Soon after the end of the war Robins joined women from across the state who attended the convention called to establish the Virginia Federation of Business and Professional Women's Clubs, and she wrote a five-page essay for the Virginia War History Commission on the effect of war on women. The article, which was not published, combined her support of suffrage with a defense of employment opportunities for women. "There have always been efficient women in their own especial spheres, but there have not always been enough 'especial spheres' and often a lot of soul-destroying idleness," she wrote. "The status of women since the war gives to greater general consideration, she has more political importance," Robins continued, arguing that a woman's role "is not just to follow, she may lead whenever she finds herself capable of doing so." Although Robins believed that men rightfully ruled the world, perhaps her work outside of the home gave her a sense of the potential of "unshackled womanhood."

With the success of her books, Robins enjoyed traveling during her later years, spending time in California and visiting Europe in the summer before her death. Sally Berkeley Nelson Robins died of uremia as a result of kidney disease on 4 February 1925 at Stuart Circle Hospital in Richmond. She was buried at Ware Episcopal Church Cemetery in Gloucester County.

Sources:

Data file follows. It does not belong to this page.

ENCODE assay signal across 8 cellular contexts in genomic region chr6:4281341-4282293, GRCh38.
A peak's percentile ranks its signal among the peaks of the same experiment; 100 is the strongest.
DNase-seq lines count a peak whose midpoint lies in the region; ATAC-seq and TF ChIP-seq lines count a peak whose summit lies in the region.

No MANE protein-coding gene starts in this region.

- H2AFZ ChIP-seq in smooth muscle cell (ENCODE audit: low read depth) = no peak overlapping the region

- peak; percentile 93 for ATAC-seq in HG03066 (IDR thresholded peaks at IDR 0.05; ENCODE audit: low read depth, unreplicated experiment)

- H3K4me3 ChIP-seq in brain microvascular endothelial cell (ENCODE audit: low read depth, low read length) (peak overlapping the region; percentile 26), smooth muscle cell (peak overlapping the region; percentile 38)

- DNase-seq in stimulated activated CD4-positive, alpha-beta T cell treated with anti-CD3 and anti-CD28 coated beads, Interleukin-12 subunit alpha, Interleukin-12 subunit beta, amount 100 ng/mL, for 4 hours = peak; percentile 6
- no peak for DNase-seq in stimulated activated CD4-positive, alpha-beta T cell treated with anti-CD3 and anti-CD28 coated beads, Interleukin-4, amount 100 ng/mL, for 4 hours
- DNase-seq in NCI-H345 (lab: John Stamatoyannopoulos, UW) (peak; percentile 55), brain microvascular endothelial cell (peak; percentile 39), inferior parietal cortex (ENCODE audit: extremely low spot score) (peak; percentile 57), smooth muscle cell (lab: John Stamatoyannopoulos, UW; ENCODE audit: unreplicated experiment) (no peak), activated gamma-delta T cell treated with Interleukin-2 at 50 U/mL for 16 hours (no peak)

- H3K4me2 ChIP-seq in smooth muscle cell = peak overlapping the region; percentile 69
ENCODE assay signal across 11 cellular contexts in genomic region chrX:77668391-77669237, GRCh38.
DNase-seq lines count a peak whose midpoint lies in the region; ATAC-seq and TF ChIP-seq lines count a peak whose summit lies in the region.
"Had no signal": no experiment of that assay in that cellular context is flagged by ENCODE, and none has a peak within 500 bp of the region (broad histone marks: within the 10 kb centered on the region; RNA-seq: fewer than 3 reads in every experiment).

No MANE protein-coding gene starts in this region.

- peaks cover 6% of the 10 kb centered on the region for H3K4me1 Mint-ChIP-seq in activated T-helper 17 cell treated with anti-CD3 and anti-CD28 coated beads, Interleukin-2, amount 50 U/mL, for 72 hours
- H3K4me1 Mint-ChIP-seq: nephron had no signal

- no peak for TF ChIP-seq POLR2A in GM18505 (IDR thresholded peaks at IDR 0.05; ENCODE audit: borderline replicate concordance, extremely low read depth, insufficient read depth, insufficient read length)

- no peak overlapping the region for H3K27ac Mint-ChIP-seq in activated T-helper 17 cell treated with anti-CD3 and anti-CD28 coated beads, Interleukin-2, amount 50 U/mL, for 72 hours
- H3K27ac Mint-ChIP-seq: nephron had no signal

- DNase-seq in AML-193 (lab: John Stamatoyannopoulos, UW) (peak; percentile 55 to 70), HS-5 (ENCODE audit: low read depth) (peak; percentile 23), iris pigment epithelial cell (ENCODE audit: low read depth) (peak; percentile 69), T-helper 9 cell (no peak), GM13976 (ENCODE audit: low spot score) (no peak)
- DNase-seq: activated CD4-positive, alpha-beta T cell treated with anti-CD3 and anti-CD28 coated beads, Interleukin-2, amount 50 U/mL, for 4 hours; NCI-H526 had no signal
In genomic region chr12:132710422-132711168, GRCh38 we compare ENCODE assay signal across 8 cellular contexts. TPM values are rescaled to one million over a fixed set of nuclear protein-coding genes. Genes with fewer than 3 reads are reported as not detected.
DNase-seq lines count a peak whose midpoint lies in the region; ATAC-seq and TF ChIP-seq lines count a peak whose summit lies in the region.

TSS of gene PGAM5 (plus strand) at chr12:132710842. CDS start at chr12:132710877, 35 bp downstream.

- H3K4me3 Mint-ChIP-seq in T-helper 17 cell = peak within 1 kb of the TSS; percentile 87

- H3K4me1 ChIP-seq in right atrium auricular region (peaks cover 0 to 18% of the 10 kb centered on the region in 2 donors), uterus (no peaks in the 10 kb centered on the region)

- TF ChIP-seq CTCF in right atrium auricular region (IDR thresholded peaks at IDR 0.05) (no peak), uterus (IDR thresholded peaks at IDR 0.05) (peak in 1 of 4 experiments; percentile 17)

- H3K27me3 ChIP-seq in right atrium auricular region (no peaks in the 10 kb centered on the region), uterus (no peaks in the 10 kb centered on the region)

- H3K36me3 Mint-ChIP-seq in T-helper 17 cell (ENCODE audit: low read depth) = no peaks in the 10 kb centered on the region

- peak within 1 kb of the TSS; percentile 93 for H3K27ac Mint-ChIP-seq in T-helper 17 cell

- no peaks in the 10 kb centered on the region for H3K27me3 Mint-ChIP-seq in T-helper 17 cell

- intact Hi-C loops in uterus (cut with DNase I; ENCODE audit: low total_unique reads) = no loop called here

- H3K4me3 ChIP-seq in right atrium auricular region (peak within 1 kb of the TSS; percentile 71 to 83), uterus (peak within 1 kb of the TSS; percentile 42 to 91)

Biographies in John William Leonard, ed., Woman's Who's Who of America, 1914–1915 (1915), 694, Everywoman's Magazine 1 (1917): 54, with portrait, and Barbara J. Griffin, "Sally Nelson Robins: Scuffler and Colonial Dame," Richmond Quarterly 5 (1982): 17–23; Sally Nelson Robins Papers, Virginia Historical Society, Richmond, Va.; Gloucester Co. Marriage Register 1, p. 147; Equal Suffrage League of Virginia Records, Accession 22002, Library of Virginia (LVA); Alexandria Gazette, 10 Dec. 1915 (first quotation) and Richmond Times–Dispatch, 17 Mar. and 4 June 1915, 8 June, 20 Sept., and 7 Oct. 1917, 27 June 1919; Richmond Evening Dispatch, 13 Apr. 1921; feature article in Richmond Times-Dispatch, 7 Oct. 1923; Danville Bee, 5 Jan. 1924; principal publications include Gloucester: One of the First Chapters of the Commonwealth of Virginia (1893), Scuffles (1912), A Man's Reach (1916), and Love Stories of Famous Virginians (1923); Robins, "The Effect of War on Status and Outlook of Women," (second and third quotations), Virginia War History Commission Records, Accession 37219, Record Group 66, LVA; Virginia League of Women Voters, Virginia Cookery Book: Traditional Recipes (1921), fourth quotation on dedication page; Virginius Cornick Hall Jr., "The Virginia Historical Society: An Anniversary Narrative of Its First Century and a Half," Virginia Magazine of History and Biography (VMHB) 90 (1982): 71–72; "Proceedings," VMHB 22 (1915): v; Death Certificate, Richmond City, Bureau of Vital Statistics, Commonwealth of Virginia Department of Health, Record Group 36, LVA; obituary in Richmond Times–Dispatch, 5 Feb. 1925; obituary and editorial tribute in Richmond News Leader, 5 Feb. 1925.